The definition of a unit of property remains similar to that in the 2011 regulations, except that leasehold improvements under the final regulations are to be treated similarly to owned property.
The definition of improvements is modified in several respects. What constitutes a betterment or a restoration is clarified, with revised examples, and there is a modified casualty loss rule and a clarification of the treatment of removal costs.
An addition not in the 2011 regulations permits a taxpayer to annually elect to capitalize otherwise deductible repairs if capitalized for book purposes. This provides taxpayers with some opportunity for simplification by utilizing the same treatment for book and tax purposes.
The reproposed regulations on dispositions modify the 2011 regs by replacing a mandatory recognition of gain or loss on disposition of a structural component of a building with an optional annual election to recognize gain or loss on partial dispositions. While the 2011 regs put a lot of emphasis on grouping of assets into general asset accounts, as a way to avoid the mandatory recognition of gain or loss on the disposition of a structural component, the final regs move away from that approach, with more flexibility to elect gain or loss on a partial disposition where the assets are not grouped into GAAs. The regs also add alternative methods for determining the portion of basis attributable to a component.
These regs were reproposed because of the significant changes made to the treatment of dispositions. The IRS expects to finalize them in 2014. For 2012 and 2013, taxpayers can choose to apply the 2011 temporary regs, the 2013 proposed regs, or the 2014 final regs. It is anticipated that, for the 2014 tax year and beyond, taxpayers will be required to apply the 2014 final regulations.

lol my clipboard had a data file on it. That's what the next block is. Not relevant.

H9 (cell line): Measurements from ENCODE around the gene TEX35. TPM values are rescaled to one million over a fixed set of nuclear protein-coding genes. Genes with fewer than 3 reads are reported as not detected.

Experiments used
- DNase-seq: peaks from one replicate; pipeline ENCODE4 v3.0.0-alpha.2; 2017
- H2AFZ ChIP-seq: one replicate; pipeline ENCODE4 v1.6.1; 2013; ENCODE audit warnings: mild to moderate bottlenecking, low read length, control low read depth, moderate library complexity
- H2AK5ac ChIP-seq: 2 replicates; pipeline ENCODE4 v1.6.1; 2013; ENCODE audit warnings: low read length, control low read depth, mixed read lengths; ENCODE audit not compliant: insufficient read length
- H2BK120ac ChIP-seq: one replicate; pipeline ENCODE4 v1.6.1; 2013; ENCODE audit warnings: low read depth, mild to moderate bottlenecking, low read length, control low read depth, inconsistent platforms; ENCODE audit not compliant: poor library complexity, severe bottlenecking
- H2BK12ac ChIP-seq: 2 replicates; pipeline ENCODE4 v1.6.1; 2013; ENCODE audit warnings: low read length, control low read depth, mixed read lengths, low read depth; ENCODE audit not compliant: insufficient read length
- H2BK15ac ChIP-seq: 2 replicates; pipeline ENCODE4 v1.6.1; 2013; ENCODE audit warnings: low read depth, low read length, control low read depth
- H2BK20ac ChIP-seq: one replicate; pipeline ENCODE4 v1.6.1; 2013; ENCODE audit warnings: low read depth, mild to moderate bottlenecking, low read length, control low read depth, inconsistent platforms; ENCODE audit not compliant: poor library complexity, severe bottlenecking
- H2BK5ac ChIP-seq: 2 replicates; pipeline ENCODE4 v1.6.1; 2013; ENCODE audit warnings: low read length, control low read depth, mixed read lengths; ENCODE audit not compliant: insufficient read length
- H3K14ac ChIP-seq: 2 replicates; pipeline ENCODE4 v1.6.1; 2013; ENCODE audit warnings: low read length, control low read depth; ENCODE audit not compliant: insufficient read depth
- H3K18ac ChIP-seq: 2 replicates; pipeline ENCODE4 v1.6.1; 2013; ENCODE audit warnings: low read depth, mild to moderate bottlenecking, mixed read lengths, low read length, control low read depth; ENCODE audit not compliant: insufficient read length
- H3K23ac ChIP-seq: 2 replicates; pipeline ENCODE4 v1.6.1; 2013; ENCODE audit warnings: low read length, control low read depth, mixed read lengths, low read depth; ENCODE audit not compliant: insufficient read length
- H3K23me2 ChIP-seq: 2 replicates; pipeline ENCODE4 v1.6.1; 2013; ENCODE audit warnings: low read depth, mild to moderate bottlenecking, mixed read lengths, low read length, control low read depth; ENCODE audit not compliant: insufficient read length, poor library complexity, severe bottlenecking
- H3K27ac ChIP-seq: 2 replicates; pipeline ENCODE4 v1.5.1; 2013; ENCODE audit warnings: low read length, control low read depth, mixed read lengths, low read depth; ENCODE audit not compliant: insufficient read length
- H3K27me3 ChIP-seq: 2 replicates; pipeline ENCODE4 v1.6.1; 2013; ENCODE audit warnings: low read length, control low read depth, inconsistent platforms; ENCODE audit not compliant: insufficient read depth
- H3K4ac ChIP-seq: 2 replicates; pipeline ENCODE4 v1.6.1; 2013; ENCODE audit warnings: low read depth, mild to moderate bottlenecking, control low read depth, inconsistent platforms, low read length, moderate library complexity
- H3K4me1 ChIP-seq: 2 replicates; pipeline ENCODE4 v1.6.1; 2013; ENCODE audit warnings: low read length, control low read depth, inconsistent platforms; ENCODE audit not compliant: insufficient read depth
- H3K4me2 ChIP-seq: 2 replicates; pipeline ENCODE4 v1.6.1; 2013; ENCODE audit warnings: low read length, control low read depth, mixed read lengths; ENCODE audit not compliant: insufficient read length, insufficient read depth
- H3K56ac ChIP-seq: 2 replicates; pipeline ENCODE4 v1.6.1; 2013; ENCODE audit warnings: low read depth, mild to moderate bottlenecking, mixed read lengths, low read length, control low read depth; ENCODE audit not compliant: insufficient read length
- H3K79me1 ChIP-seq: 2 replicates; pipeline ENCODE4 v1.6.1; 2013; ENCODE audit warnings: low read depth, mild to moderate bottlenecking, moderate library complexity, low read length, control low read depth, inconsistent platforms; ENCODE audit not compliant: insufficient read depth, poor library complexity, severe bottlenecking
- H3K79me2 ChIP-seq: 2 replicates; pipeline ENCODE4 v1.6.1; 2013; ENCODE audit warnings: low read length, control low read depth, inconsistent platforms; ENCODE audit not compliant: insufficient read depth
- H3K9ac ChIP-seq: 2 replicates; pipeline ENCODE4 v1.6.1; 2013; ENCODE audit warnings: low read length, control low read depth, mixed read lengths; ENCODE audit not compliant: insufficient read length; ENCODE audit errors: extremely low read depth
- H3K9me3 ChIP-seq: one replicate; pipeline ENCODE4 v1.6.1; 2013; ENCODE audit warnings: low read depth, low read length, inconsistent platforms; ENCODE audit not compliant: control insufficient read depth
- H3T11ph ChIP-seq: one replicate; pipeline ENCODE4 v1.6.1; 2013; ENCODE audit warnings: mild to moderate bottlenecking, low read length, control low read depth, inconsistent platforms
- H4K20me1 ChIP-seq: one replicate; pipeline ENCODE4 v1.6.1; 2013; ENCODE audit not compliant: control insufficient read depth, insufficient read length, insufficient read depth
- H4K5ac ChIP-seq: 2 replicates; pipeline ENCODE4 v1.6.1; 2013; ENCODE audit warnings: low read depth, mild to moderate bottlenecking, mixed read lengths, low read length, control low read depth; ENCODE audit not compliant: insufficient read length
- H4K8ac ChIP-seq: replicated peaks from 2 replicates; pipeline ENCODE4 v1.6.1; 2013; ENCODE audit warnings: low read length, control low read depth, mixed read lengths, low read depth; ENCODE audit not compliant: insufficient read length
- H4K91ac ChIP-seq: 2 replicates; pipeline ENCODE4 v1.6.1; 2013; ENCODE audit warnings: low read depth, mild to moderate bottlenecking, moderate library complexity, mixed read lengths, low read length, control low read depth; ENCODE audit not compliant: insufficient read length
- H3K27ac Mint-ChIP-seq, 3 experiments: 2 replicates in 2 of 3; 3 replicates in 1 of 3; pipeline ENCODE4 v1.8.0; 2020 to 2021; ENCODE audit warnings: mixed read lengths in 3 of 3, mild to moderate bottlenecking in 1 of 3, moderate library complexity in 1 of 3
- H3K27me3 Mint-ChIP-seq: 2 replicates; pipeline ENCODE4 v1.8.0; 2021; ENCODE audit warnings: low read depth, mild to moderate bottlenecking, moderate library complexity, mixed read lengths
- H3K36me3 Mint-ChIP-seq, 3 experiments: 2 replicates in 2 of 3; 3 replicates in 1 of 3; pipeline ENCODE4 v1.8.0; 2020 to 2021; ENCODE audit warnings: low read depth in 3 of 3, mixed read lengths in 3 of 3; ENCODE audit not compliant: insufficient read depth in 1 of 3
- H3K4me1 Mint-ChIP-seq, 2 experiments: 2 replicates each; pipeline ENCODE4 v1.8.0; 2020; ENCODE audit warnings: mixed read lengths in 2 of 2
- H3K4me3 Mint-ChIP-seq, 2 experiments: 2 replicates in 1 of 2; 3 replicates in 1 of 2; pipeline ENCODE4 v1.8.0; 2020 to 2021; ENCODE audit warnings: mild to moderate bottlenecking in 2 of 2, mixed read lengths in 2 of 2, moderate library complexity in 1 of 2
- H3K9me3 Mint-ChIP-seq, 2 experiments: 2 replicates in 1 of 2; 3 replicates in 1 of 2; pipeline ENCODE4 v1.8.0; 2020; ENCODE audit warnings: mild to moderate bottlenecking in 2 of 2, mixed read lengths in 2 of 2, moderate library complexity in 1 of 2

It is also anticipated that the procedural guidance expected by November 2013 will address the unwinding of elections and allowing elections to be made on amended returns, a departure from the normal requirement to make elections on original returns.
The final and reproposed regs on the whole are good news, as they provide more clarity and more simplification than the 2011 regs. Some actions based on the 2011 regs, such as GAA elections, may not look so attractive now that the final and reproposed regulations have been issued. It is anticipated that the forthcoming procedural guidance will provide an opportunity to revisit those elections. It is very likely that many taxpayers will be looking to their tax advisors for assistance implementing these changes, and in the submission of multiple Form 3115s for changes of accounting method as they sort out the options, elections and safe harbors available under these new regulations.
George G. Jones, JD, LL.M, is managing editor, and Mark A. Luscombe, JD, LL.M, CPA, is principal analyst, at CCH Tax and Accounting, a part of Wolters Kluwer.